Nov 28, 2023 - News

Western gray squirrel listed as endangered in Washington state

The Western gray squirrel  is now endangered in Washington state.

Western gray squirrels are now considered an endangered species in Washington. Photo: Washington Department of Fish & Wildlife

Western gray squirrels are now considered an endangered species in Washington.

What's happening: Washington's Fish and Wildlife Commission voted last week to name western gray squirrels an endangered species, meaning they are "seriously threatened with extinction."

Why it matters: The designation could prompt state officials to enact stronger protections for forests where the animals live.

Catch up quick: Western gray squirrels were once found in a range of Washington forests.

  • But they have lost about 20% of their habitat near the Cascade Mountains since 1993, when they were first listed as a threatened species, wildlife officials say.
  • They now live mainly in three isolated areas of the state: around Okanogan County in the North Cascades; in the Klickitat region of the South Cascades; and around Joint Base Lewis-McChord, south of Tacoma.
  • The squirrels benefit forest ecosystems by distributing seeds and fungi that help new trees grow, according to experts at the University of Washington and Oregon State University.

By the numbers: State wildlife officials estimate there were somewhere between 468 and 1,405 western gray squirrels living in Washington from 1994–2005, when data was last collected.

  • That's "a critically small population," the Center for Biological Diversity said in a news release.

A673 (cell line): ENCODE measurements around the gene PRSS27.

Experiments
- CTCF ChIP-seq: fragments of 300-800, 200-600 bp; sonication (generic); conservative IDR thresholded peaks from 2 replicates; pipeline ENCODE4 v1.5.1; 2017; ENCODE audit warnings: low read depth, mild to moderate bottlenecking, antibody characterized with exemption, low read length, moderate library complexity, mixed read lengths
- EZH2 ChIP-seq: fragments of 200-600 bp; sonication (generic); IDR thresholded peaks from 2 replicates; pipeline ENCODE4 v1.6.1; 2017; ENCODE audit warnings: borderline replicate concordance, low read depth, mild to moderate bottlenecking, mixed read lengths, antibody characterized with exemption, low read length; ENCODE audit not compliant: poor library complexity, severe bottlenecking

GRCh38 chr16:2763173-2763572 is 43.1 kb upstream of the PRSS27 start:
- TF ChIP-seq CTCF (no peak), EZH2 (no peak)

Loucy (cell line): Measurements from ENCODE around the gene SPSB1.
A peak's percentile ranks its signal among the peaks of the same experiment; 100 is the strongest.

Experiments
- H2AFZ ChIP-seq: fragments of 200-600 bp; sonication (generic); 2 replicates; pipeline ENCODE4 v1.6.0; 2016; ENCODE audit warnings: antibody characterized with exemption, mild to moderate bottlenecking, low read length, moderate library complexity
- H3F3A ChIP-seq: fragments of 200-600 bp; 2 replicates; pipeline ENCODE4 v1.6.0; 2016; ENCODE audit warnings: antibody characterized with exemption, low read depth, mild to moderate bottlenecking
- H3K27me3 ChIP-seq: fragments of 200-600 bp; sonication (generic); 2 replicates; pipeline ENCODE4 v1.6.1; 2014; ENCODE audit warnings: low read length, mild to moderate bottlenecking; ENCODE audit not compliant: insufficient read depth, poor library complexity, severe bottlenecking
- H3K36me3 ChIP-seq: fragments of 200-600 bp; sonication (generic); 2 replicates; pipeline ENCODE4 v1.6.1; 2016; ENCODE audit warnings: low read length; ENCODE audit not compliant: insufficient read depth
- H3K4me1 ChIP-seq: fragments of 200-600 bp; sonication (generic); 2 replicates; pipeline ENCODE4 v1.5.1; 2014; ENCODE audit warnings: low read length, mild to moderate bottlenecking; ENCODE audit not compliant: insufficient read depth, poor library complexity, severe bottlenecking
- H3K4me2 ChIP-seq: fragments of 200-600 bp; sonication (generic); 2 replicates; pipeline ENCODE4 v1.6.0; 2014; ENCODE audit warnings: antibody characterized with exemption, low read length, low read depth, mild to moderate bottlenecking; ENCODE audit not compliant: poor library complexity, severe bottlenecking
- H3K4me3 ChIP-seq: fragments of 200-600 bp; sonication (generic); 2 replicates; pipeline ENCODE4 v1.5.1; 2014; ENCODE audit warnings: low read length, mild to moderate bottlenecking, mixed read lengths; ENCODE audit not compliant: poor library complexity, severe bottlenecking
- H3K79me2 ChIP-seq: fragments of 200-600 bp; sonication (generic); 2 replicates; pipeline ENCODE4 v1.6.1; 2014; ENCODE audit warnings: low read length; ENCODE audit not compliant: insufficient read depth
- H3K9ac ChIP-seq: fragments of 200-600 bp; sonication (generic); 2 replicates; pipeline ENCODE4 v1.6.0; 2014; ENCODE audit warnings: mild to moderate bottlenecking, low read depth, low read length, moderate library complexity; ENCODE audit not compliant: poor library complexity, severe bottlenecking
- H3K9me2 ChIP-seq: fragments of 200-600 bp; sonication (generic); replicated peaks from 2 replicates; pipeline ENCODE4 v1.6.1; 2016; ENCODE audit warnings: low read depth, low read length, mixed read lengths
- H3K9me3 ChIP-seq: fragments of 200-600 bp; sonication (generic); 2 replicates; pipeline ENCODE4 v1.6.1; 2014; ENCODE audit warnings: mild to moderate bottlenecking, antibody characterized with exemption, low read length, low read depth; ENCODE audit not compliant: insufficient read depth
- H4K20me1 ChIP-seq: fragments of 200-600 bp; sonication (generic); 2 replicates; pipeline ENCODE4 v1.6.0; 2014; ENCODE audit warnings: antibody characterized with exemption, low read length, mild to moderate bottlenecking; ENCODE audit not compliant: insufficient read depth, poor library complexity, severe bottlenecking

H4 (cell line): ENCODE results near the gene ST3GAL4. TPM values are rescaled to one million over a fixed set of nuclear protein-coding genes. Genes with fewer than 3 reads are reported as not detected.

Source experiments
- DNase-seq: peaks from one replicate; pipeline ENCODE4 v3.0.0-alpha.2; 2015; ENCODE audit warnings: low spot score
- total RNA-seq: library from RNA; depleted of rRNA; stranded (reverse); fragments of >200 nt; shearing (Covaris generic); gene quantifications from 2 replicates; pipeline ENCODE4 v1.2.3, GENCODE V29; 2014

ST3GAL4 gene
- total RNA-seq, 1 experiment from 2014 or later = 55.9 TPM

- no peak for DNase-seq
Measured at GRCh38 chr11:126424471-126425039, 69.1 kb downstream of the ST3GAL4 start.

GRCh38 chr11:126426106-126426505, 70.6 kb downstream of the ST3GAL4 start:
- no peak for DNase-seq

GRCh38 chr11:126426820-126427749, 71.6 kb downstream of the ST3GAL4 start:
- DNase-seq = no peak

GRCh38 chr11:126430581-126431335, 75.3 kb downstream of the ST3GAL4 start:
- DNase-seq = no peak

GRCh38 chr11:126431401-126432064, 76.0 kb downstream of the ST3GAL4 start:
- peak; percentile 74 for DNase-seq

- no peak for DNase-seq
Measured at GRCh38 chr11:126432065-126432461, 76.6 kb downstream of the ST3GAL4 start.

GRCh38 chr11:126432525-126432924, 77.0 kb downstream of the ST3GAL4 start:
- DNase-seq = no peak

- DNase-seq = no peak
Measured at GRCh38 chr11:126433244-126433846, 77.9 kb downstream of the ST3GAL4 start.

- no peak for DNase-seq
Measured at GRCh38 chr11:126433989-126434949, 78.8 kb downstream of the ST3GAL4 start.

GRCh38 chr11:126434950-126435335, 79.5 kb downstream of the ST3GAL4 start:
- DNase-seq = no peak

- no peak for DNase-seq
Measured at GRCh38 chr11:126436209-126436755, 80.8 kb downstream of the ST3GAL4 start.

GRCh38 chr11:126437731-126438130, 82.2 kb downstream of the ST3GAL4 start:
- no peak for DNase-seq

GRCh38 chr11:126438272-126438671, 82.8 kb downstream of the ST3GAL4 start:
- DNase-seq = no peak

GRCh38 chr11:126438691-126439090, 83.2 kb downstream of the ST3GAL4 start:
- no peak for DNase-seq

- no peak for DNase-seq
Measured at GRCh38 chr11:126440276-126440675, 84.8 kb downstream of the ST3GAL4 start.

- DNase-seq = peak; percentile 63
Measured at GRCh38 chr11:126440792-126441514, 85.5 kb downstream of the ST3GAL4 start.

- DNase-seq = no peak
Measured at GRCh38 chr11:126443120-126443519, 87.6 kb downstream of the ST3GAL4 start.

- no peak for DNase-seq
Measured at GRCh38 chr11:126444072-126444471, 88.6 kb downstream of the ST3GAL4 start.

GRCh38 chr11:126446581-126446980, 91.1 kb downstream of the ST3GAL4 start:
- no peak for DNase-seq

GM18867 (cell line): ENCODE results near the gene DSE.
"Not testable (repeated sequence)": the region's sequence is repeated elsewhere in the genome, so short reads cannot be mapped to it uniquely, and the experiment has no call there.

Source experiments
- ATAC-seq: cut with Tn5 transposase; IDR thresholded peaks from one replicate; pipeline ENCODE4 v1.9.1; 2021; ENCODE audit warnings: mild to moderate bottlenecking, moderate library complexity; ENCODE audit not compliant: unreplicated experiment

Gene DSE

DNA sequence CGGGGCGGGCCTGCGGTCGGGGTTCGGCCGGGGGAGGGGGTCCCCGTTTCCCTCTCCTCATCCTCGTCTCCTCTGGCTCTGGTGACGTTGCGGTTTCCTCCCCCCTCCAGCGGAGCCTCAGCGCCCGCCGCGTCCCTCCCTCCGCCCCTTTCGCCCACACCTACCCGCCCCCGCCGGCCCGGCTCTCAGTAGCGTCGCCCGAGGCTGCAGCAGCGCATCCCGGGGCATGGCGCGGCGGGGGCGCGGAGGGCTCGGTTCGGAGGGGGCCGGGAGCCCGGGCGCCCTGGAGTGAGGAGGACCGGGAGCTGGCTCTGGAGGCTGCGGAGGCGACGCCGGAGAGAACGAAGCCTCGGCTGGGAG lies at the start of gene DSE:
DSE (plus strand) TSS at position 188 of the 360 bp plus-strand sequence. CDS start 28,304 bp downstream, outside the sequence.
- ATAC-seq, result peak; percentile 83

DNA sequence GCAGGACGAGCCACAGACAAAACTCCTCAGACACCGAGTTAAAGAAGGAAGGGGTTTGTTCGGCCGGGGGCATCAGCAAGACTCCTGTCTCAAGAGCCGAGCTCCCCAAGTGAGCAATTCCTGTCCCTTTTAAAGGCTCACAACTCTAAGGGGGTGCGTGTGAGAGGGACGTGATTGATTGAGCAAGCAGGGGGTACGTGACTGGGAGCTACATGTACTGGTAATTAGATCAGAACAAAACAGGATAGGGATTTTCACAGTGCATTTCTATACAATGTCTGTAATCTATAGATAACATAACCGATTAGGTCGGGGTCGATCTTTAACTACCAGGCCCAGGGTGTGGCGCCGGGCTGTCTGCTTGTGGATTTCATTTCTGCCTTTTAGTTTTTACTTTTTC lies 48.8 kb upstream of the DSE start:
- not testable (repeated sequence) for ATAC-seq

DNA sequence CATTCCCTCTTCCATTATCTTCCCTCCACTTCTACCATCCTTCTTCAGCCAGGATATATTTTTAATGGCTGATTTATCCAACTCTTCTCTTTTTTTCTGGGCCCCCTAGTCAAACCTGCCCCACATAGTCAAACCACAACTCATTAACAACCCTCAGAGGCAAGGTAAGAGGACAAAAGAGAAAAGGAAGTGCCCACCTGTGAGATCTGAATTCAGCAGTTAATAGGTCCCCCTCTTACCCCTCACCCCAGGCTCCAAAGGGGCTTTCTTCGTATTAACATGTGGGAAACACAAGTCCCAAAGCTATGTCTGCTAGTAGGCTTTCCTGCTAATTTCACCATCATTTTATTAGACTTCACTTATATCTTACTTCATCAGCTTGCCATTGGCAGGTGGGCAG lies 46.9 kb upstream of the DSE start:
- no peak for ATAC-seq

• Logging and climate change-driven forest fires have contributed to the animals' loss of habitat, Taylor Cotten of the Department of Fish & Wildlife said at a commission meeting last week.

Of note: Western gray squirrels are distinct from eastern gray squirrels, which are found in many urban areas and aren't native to Washington.

What's next: The state Forest Practices Board will consider whether to change timber harvest rules or other regulations to preserve the squirrels' habitat.

  • "We hope to see changes that favor this vanishing species," said Rudy Salakory, conservation director at Friends of the Columbia Gorge, in a news release.

People will also face stiffer criminal penalties for killing one of the animals — a gross misdemeanor for a first offense, and a class C felony if convicted twice in five years.

avatar

Get more local stories in your inbox with Axios Seattle.

🌱

Support local journalism by becoming a member.

Learn more

More Seattle stories

No stories could be found

Seattlepostcard

Get a free daily digest of the most important news in your backyard with Axios Seattle.

🌱

Support local journalism by becoming a member.

Learn more